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September 6, 2010

On the 24th of August, I posted some pictures of the ISU intramural fields following 3 days of continuous flooding. The warm-season grasses had recovered well from the flood, but the surrounding Kentucky bluegrass/perennial ryegrass area appeared to be dead.

The pictures below are from September 6, two weeks later. The area has been reseeded, but seedlings are not emerging at this time. The strip through the middle of the field are the warm-season grasses that recovered immediately after the flood. Notice the green area to the left. That is Kentucky bluegrass recovering from rhizomes.

The grass in the background is Kentucky bluegrass. No rye can be found in the area. The rye is a bunch grass and lacks a rhizome system. The rhizomes of the bluegrass are causing the recovery.

Here is a bluegrass plant growing at the end of a rhizome. This type of growth is what comprises most of the green tissue on the Kentucky bluegrass area.

A little digging in the area shows rhizome tissue just beginning to form new plants.

These new plants from these rhizomes will emerge in the next few days and begin to produce chlorophyll. I would expect recovery from rhizomes to be complete before fall and long before the new seedlings mature. Seeding is still a good idea on an area like this. The perennial ryegrass on the field will come from seed.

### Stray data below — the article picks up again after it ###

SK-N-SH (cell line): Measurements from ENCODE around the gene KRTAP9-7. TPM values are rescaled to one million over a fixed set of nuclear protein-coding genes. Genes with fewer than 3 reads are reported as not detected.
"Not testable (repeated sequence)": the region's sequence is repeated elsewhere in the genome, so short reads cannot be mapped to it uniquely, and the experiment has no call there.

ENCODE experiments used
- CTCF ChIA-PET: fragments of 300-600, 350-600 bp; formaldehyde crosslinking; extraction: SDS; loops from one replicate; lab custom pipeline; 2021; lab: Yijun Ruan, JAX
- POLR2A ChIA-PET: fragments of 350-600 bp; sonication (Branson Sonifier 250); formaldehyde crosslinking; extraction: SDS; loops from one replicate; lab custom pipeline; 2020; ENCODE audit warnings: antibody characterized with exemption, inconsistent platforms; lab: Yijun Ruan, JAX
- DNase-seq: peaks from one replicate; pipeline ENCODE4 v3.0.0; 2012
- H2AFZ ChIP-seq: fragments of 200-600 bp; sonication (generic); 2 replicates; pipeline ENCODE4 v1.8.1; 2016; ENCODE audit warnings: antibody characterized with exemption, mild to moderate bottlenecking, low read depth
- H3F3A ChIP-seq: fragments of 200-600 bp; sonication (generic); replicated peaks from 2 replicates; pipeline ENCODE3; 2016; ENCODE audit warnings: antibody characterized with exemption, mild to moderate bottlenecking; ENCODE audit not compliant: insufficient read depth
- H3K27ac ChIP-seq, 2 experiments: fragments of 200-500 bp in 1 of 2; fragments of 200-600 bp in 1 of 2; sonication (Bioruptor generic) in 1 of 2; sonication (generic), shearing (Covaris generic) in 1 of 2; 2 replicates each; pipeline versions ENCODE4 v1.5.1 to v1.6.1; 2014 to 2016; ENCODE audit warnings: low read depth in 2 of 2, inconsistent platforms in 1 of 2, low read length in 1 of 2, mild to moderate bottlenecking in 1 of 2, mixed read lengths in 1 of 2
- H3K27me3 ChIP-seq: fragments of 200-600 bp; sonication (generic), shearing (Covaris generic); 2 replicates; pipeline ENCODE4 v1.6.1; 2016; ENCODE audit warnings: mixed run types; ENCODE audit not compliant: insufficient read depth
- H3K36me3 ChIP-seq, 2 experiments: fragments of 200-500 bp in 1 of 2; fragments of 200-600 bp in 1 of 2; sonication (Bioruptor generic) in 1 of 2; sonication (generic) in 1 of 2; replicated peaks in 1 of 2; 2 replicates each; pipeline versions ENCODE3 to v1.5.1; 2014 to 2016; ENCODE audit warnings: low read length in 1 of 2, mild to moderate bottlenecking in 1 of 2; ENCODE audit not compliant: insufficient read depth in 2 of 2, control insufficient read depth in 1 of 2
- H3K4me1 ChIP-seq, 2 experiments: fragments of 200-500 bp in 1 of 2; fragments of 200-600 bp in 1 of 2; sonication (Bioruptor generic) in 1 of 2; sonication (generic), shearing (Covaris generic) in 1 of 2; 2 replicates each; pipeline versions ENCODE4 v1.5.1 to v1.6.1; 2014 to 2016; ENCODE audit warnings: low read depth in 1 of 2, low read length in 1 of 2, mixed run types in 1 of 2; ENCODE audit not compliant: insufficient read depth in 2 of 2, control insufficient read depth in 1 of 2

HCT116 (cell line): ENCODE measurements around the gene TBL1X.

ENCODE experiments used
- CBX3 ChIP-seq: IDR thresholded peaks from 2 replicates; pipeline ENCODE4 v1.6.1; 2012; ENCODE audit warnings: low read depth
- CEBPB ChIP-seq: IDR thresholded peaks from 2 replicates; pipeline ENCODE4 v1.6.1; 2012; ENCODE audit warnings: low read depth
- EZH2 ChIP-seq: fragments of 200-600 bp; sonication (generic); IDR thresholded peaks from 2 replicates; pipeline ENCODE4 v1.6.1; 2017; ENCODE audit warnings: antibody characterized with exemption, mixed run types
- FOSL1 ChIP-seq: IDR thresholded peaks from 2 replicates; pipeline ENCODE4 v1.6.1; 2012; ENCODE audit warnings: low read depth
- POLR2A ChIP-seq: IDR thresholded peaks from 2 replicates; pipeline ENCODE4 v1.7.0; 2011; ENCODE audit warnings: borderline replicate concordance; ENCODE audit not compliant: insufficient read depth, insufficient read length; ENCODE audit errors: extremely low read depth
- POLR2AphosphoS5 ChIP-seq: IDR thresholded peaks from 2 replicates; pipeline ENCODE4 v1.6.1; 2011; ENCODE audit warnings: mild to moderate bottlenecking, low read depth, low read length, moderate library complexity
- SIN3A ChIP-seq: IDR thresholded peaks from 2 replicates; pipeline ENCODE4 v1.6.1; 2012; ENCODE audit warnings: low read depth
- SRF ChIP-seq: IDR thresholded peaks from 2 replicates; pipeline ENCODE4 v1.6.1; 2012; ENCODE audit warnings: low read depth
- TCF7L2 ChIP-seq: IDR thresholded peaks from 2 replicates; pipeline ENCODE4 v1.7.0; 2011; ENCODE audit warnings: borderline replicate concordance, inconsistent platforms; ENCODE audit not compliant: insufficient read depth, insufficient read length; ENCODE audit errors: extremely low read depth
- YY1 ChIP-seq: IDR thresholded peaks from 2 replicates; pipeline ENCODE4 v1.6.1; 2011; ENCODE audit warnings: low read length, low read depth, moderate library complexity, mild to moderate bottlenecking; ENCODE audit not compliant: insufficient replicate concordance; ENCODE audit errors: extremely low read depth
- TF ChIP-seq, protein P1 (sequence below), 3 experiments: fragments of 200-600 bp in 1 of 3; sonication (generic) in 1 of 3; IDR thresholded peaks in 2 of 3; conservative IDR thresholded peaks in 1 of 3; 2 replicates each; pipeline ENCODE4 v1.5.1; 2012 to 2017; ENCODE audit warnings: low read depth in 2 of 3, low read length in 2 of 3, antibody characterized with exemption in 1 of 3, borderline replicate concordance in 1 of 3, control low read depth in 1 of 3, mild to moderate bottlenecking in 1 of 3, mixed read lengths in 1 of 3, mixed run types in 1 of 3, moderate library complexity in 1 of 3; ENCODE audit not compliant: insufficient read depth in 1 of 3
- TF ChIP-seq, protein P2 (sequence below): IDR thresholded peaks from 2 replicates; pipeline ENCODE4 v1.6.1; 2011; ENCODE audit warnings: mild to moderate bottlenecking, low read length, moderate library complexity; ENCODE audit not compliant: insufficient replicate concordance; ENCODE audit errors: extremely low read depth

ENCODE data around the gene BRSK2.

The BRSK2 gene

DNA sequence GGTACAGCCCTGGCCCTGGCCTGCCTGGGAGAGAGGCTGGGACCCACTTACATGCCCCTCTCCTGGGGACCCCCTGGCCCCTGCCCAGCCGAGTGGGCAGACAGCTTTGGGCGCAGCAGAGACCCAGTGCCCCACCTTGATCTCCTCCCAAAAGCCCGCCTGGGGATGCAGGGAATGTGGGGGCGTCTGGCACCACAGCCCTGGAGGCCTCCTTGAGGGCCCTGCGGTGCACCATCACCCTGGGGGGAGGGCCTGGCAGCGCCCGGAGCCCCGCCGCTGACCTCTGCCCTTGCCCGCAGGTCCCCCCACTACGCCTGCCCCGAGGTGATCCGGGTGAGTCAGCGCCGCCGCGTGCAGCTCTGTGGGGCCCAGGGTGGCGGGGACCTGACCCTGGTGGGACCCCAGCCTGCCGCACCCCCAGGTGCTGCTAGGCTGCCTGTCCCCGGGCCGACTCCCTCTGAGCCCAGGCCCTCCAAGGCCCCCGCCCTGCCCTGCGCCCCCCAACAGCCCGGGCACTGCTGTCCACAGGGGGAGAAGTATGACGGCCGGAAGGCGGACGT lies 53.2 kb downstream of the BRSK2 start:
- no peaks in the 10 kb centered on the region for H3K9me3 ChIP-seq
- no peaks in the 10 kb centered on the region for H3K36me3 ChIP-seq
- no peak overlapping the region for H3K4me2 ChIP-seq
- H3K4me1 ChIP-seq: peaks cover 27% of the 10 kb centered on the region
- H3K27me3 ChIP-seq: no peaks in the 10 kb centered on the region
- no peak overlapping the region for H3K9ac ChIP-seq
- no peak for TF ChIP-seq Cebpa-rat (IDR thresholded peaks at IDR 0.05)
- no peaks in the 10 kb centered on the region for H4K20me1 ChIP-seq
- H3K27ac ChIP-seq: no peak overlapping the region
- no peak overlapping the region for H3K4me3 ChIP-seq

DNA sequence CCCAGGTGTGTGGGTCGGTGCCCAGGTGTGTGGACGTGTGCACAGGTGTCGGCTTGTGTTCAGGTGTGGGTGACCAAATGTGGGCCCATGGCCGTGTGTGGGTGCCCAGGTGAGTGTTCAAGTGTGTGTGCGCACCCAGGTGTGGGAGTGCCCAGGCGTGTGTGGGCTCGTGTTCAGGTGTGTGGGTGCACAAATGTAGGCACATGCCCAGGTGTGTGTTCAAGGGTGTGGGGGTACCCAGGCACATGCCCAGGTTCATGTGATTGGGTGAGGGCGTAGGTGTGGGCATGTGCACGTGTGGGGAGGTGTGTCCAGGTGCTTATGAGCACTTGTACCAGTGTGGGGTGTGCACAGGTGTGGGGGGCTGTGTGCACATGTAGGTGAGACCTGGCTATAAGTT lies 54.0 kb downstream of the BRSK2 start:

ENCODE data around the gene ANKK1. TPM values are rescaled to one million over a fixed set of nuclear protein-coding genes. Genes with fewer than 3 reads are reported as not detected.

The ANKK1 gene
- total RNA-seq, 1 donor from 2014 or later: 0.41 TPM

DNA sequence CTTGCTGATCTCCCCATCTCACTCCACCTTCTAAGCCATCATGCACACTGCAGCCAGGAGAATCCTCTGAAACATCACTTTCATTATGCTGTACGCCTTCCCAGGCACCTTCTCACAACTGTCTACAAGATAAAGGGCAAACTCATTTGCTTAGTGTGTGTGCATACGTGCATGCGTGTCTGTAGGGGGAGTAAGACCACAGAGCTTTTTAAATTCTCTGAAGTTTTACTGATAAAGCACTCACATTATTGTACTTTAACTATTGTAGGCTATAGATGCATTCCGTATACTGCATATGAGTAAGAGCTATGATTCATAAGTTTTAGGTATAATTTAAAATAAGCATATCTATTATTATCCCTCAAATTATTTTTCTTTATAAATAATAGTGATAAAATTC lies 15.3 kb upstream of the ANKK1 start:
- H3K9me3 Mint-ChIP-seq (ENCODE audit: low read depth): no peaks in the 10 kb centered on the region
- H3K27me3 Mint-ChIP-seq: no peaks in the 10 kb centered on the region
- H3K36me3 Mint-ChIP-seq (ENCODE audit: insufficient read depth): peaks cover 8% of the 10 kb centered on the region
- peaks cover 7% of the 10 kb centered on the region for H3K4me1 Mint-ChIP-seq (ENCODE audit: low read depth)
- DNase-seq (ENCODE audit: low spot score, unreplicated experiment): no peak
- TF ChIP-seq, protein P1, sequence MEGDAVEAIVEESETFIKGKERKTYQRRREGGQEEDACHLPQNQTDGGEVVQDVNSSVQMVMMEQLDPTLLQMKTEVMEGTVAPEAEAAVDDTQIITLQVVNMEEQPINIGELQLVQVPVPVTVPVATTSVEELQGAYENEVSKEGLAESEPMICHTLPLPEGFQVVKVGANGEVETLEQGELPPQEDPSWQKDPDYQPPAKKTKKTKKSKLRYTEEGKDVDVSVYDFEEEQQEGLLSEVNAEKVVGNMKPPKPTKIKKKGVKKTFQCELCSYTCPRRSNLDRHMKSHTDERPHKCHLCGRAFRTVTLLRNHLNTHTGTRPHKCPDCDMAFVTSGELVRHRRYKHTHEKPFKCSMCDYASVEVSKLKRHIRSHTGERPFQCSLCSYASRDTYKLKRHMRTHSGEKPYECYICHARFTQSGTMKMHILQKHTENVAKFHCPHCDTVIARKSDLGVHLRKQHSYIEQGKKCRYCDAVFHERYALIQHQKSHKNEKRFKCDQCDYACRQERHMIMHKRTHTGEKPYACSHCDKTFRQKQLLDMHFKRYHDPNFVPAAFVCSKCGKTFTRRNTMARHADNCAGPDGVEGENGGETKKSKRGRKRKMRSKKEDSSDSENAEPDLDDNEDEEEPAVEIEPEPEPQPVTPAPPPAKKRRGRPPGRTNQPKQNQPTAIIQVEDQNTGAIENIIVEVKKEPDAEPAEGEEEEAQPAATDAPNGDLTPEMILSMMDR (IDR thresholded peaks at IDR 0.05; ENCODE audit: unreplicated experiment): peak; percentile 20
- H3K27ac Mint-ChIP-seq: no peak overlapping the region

I'll keep you posted on the recovery through the fall.



August 24, 2010

These two pictures are both from the intramural field on ISU campus. The first one is from last November. It shows a strip of warm season grasses that have been planted on the steam tunnel that runs through the area. They include bermudagrass, zoysiagrass, and buffalograss. They are all dormant as would be expected in November. The Kentucky bluegrass/perennial ryegrass turf is green.

Now look at this picture taken yesterday, Aug. 23, 2010, approximately two weeks after the flood. This area was completely under water for at least 3 days. The bluegrass/rye is dead (although I think the rhizomes of the bluegrass are alive) and the warm-season grasses have recovered. This is a good demonstration of how well warm-season species can take flooding.